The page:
When a man with a missing arm is given the finest prosthetic available, it seems like the world is his oyster. Little does he know that his new arm has a mind of its own—a criminal mind! Delightful special effects and smart physical comedy elevate this horrifying little short.
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It’s a fact that early films could get pretty weird on a regular basis but if I had to pick the American studio that was most likely to head into bonkers territory, it would have to be Vitagraph. Their anarchic, effects-laden productions were always a sight to behold and 1900s titles like And the Villain Still Pursued Her and Princess Nicotine are now legendary examples of weirdness verging into the surreal.
The Thieving Hand is one of Vitagraph’s most popular productions from this era and it’s easy to see why. A little crime, some special effects and some witty sight gags, plus some extremely precise comedic timing… yeah, that’s a powerful brew there.
The film opens with a pencil vendor, who has lost one arm, working hard at his job. When a wealthy man drops a valuable piece of jewelry, the vendor rushes to return it. Touched by this act of honesty, the wealthy man takes the pencil vendor an artificial limb shop to purchase a prosthesis.
The shopkeeper shows them his top-of-the-line model, a remarkable piece of windup machinery that looks and acts just like a real arm. The pencil vendor is overjoyed but this quickly turns to horror when he realizes that his hand is picking pockets and stealing everything from handkerchiefs to wallets.
The vendor realizes that if this keeps up, he will end up arrested, so he takes the arm to a pawnshop to get rid of it. It’s not that easy, though, as the arm steals all the rings in the pawnshop, escapes and plants itself back inside his sleeve. The poor pencil vendor is arrested and thrown in a cell filled with criminals. The arm then returns to its original owner, a convict and the whole thing is explained. Well, not really but this is a split reel short, so it’s as close as we are going to get.
The special effects in this film are often praised but it’s important to remember that the main trick, a substitution splice, had been around since the dawn of film. (Stop the camera, substitute a thing for the other thing, start camera.) The rest of the picture relies on the physical prowess of its unnamed leading man, who does a smashing job of pretending that his arm has a mind of its own.
That’s not to take anything away from the film. We sometimes get hung up on firsts but a film that uses established tricks intelligently and in a polished manner is always a welcome sight. In other words, first is beside the point because the effects were employed so cleverly and smoothly. There will always be a small jump with a splice but it was kept to a minimum.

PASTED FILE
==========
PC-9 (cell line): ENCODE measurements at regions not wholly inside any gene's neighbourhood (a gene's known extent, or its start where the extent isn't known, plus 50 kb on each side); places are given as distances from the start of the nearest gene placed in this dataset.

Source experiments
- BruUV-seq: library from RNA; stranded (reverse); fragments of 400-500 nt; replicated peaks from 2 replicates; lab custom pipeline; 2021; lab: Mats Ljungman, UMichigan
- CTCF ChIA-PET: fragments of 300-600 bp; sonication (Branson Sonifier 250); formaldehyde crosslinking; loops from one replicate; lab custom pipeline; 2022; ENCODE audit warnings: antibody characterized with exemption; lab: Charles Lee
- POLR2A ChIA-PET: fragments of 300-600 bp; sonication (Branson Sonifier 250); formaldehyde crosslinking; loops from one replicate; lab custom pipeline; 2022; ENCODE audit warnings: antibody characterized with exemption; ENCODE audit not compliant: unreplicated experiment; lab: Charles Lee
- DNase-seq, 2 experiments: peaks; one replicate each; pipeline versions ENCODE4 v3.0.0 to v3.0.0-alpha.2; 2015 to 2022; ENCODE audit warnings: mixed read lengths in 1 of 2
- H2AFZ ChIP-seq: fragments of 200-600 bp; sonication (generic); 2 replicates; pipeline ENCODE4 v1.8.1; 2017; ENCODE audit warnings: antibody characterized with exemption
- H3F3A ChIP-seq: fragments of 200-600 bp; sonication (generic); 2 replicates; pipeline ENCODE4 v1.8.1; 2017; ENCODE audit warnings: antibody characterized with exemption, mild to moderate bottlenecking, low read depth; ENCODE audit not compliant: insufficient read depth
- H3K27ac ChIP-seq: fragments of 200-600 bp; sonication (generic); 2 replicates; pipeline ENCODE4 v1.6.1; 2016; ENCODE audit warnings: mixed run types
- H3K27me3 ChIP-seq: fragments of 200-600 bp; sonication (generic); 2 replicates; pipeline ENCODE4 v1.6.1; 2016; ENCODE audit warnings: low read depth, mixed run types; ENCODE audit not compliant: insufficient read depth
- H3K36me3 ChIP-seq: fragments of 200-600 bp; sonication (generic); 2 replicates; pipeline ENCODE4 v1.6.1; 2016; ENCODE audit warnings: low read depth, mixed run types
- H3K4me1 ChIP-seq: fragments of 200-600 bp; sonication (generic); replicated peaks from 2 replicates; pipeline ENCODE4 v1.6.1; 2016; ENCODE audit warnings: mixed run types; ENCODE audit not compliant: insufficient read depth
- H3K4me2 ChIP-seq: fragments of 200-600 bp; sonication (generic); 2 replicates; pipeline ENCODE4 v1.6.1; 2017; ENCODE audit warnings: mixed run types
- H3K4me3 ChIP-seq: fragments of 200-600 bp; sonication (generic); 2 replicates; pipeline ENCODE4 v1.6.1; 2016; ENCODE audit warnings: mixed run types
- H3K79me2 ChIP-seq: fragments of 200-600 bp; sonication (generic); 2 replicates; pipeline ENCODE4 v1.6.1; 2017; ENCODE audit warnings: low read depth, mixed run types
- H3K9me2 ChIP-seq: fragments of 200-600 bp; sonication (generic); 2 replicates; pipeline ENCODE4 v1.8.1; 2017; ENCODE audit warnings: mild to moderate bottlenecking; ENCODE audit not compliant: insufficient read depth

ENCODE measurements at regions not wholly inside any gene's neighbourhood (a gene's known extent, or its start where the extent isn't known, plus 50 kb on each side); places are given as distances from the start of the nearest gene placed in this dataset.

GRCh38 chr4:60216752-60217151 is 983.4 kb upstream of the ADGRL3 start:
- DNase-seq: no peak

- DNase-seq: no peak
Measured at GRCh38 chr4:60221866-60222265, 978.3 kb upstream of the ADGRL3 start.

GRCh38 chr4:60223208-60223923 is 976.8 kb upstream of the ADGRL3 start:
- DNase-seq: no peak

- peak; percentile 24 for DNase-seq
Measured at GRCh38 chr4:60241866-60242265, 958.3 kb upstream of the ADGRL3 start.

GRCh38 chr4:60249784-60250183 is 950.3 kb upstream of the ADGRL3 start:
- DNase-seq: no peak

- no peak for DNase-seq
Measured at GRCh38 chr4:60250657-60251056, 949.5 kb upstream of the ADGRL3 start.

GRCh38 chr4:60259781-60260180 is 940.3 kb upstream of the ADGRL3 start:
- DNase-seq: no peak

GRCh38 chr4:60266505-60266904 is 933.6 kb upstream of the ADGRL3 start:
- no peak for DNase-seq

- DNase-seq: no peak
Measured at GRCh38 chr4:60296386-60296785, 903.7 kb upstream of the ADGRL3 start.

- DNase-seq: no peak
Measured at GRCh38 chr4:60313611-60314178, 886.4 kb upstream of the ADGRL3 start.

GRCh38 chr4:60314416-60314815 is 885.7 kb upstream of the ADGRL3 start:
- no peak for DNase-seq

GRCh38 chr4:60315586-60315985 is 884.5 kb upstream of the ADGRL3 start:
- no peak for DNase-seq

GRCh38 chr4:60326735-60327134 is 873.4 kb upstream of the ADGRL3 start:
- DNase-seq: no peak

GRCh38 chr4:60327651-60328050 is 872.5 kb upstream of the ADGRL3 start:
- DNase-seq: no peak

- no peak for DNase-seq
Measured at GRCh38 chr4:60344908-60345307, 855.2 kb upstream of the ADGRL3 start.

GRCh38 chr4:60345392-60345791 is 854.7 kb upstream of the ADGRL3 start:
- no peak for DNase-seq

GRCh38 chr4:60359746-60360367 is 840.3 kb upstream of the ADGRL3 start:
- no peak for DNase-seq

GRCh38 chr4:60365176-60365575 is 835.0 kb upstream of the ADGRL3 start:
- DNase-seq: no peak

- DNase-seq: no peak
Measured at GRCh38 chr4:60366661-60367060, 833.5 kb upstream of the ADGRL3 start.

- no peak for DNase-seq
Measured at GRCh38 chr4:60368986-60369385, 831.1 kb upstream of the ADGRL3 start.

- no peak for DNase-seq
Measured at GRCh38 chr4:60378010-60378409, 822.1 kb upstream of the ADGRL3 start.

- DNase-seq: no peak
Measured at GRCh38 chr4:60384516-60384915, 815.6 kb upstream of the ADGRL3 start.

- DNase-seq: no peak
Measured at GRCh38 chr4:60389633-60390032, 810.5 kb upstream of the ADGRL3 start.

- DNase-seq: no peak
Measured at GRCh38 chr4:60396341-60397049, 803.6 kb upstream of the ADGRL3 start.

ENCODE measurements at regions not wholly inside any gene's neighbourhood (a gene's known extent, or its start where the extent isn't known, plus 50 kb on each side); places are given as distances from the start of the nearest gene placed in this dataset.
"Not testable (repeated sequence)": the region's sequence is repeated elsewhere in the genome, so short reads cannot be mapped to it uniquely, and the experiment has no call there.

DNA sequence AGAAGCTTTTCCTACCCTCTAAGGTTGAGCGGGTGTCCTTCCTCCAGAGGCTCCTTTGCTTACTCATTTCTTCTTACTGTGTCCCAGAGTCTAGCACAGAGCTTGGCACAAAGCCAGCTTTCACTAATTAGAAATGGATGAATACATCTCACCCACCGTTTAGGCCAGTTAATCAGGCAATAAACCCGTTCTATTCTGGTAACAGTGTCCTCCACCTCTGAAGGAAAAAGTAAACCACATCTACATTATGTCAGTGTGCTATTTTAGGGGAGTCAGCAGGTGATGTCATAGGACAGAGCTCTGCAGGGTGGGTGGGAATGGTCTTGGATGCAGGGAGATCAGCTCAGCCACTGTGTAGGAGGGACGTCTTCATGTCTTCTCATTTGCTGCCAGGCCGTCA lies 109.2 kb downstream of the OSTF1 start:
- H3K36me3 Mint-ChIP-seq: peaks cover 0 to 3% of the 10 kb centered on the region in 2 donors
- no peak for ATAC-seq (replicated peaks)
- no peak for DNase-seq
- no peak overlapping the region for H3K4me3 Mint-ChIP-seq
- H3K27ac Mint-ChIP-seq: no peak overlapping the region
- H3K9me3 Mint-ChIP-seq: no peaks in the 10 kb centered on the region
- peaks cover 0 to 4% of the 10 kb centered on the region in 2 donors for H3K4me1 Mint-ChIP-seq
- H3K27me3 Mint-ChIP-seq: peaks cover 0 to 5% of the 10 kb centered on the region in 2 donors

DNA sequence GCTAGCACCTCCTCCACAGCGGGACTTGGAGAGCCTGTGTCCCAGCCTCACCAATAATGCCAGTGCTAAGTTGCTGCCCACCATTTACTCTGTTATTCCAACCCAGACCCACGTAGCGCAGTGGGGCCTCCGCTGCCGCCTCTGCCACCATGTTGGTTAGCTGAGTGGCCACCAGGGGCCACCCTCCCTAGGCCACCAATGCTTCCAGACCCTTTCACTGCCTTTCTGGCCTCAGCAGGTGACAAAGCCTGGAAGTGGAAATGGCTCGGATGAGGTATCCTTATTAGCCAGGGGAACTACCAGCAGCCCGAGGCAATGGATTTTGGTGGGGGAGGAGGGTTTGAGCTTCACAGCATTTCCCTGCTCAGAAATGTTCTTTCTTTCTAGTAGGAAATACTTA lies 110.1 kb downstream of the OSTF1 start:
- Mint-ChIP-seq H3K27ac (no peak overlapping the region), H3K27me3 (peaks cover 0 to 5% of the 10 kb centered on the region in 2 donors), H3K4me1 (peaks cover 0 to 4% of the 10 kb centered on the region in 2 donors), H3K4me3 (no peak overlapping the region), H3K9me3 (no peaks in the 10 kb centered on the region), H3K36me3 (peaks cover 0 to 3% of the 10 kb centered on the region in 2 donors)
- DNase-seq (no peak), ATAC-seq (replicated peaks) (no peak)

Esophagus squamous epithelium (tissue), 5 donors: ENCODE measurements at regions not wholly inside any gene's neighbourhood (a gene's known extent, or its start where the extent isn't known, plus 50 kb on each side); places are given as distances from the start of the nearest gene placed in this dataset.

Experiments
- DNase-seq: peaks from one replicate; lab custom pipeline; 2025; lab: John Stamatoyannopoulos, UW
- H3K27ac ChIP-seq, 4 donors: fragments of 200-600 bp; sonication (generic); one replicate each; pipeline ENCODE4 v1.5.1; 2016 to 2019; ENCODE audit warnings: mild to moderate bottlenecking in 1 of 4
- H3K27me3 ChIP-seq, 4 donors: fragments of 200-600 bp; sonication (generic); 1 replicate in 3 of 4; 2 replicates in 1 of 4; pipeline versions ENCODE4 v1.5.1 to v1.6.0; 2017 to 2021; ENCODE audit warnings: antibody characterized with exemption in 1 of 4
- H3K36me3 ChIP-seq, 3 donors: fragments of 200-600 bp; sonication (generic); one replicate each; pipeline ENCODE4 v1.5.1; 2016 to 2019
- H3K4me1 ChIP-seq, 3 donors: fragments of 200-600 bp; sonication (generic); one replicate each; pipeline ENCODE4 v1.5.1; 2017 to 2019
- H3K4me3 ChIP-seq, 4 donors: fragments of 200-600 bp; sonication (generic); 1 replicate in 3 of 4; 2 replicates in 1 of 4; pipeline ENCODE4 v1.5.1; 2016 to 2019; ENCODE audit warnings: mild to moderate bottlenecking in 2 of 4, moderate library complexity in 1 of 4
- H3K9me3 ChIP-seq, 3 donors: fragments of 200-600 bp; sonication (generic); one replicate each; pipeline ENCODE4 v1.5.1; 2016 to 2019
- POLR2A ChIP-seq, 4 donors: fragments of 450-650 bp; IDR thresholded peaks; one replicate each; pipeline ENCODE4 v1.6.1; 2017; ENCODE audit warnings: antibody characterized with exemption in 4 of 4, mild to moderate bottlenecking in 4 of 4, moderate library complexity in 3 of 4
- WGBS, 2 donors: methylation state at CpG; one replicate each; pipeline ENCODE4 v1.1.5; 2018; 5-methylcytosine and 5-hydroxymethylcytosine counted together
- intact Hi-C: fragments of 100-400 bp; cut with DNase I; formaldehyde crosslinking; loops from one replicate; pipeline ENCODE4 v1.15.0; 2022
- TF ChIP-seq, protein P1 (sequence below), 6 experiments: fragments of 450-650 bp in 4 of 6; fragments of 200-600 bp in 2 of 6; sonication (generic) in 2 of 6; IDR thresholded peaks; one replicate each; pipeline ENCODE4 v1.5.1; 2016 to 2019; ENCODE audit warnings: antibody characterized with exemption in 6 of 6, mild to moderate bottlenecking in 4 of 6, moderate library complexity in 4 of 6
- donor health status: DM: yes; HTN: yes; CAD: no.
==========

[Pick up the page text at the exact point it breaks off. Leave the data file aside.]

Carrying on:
The painted sets are extremely obvious, and this was a bit of a crossroads for the film industry with some productions opting for more realistic scenery, some embracing the artificial completely and others going down the middle and using both, which is the case with this film. It’s likely that audiences accepted them much the same way we today generally accept unnecessary and obvious CGI scenery.
There seem to be two pieces of footage missing from the surviving print of The Thieving Hand. The most obvious is at the very end of the film, which just cuts off once the arm is reunited with its former master. The original version apparently showed the pencil vendor being cleared of all charges.
The second involves the scene in the limb shop. Views and Films Index describes the shop owner placing a slate in front of the hand and it writing the word “thief” in French, German, Spanish and Italian. I am not sure if this was a different version of the scene but there were no cuts in the shopping scene with the exception of the substitution splices that replaced the real arm with the fake and vice versa.
In the silent era, horror and comedy were often intertwined and we can see roots of the body horror genre in The Thieving Hand. An innocent person’s life is turned upside down when a sentient limb rebels and causes trouble. That can be either a comedy or a horror film, depending on the way it is presented.
While its crimes are against property, it was just a hop, skip and jump over to the dark side for the deadly digits in The Hands of Orlac. In that case, the hands were organic and transplanted—and the former owner was a killer, not a mere pickpocket, and the horrified new owner of the grafted hands has no way of escaping their menace.
This more malignant interpretation has become the favorite for filmmakers, though silly versions have famously cropped up over the years, most notable Peter Sellers’ wayward, fascist arm in Dr. Strangelove.
Reviews for The Thieving Hand were enthusiastic, with the picture’s special effects singled out for praise. The Moving Picture World did point out that it was inaccurate for the pencil vendor, merely accused, to be placed with convicted criminals before his trial. The review suggested that the film would have been flawless if the pencil vendor had met the criminals outside, rather than in the cell. Complaints like this are valuable because it shows that audiences and critics of the era were selective viewers who were not so caught up in the technology of film that they would ignore glaring flaws.
The Thieving Hand is a delightfully strange picture, though it clearly was not seen as particularly odd when it was released and, fair enough, there were some gloriously bizarre pictures made in the pre-feature era. The short runtime, light hand and the witty use of special effects make this a real crowdpleaser for modern viewers.
Where can I see it?
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